Local optometrists are raising awareness of the benefits of outdoor time for children's eyes as new research reveals that most Illawarra children are spending more than double the amount of time indoors on screens than the World Health Organisation recommendation.
The research (*) reports that NSW children spend an average of 2.6 hours on screens each day, with 14 per cent, equivalent to 10,184 children in the Illawarra area, spending more than four hours (#). The data also reveals NSW children are spending most of their screen time at home in the lounge (64 per cent) or their bedroom (44 per cent), compared with school/day care (15 per cent).
The findings were uncovered by Specsavers optometrists as part of a research project designed to better understand screen use amongst children and parental understanding of their child's eye health.
Specsavers Corrimal optometrist Leslie Wong says, "I understand how strong the pull of digital screens is for children and I also know that the way children learn and play is drastically changing as technology becomes increasingly incorporated into everyday life.
"It's no surprise that 91 per cent of NSW parents say digital screen time is top of the list for their children's health concerns. But what is surprising for many is that when it comes to eye health, the biggest problem with screen time is nothing to do with the actual screens.
"It's simply the fact that normally when kids are on screens like phones and computers, there is a lot of near vision work that is often indoors without natural light. That's the part that's bad for your eyes. So other near vision, inside work like homework and reading can have a similar negative effect on the eye."
Of NSW parents concerned that their child's current level of screen time was bad for their health (61 per cent), 80 per cent think it will stop them getting enough exercise, 75 per cent believe it is bad for their eyes and 74 per cent think it may impact social skills. While most NSW parents (59 per cent) believe their children should be spending less time on screens because it's bad for their health, most are unsure of ways to tackle it.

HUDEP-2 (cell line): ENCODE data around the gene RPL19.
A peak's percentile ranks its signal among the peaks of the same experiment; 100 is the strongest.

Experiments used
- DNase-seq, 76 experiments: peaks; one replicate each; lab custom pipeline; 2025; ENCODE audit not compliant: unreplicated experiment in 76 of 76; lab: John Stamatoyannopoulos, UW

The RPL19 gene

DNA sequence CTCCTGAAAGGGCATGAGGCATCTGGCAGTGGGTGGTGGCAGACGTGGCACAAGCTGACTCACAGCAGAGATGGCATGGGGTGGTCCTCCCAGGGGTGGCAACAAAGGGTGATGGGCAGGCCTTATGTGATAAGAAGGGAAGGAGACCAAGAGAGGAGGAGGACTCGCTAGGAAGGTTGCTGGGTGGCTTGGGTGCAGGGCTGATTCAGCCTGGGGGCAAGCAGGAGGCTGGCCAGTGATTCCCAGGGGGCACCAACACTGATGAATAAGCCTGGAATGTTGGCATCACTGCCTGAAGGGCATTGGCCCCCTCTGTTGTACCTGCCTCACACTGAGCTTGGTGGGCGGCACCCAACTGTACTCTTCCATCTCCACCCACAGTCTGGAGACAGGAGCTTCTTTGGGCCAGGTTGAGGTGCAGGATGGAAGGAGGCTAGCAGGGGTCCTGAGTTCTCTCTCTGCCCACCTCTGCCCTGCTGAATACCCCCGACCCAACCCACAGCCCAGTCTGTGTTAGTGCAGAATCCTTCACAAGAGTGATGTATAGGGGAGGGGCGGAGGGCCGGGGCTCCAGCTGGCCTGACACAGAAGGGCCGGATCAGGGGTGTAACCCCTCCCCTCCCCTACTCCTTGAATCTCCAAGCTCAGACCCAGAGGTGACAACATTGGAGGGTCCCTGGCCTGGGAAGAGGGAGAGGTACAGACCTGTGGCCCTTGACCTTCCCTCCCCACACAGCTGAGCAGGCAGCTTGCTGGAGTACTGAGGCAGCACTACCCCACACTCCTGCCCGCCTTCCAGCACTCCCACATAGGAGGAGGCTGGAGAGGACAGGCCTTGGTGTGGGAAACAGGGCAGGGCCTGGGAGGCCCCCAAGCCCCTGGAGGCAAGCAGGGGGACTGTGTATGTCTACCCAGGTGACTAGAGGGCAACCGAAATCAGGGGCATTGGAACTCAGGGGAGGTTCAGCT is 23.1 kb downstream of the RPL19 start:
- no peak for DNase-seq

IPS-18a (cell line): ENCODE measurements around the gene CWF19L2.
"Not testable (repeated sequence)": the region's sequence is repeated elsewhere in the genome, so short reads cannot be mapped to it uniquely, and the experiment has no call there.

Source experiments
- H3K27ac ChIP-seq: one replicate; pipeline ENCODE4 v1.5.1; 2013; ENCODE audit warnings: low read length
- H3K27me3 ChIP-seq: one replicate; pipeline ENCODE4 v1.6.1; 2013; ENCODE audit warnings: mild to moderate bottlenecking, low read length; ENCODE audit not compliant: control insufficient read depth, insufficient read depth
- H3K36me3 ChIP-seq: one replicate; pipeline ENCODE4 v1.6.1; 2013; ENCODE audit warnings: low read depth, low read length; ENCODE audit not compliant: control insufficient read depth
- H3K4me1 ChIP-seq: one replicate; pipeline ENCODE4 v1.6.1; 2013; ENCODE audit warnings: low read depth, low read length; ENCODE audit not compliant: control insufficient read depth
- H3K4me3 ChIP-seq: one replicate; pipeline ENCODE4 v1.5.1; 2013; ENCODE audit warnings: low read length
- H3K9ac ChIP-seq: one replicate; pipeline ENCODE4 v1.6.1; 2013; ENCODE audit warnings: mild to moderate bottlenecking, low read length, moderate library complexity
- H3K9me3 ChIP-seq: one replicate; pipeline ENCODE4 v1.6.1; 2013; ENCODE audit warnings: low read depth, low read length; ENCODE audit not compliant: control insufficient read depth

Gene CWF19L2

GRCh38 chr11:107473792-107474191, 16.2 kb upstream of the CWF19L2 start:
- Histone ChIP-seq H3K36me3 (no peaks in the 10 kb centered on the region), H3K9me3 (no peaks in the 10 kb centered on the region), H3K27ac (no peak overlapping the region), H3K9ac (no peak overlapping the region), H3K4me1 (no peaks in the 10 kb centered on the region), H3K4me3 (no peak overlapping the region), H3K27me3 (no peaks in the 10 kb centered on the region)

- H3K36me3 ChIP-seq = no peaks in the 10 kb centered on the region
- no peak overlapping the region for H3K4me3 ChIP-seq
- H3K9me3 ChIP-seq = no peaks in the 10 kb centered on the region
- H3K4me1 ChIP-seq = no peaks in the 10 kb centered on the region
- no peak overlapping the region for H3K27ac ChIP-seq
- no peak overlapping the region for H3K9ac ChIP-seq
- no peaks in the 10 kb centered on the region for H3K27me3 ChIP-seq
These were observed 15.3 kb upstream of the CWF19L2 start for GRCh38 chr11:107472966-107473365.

The average time spent on screens per day are: 3.2 hours for those aged between 13 and 17, 2.4 hours for those aged between nine and 12, 2.1 hours for those aged between five and eight and 1.9 hours for those aged between zero and four.
"Staring at screens and being indoors for extended periods of time can increase the risk of myopia or becoming short-sighted. This means the eyes focus well only on close objects, while more distant objects appear blurred. Children are more at risk of this, as their eyes are still developing," Leslie says.
"The biggest message I would like to get across to parents is to make sure their children spend time outside playing and if parents are worried about the impacts of screen time on their child's eye health, the best thing to do is to book in to see an optometrist for an eye test.
"The school holidays are the perfect opportunity to encourage healthy eye habits - anything from running around the garden to helping mum and dad with errands could have a huge benefit for the eyes!" she says.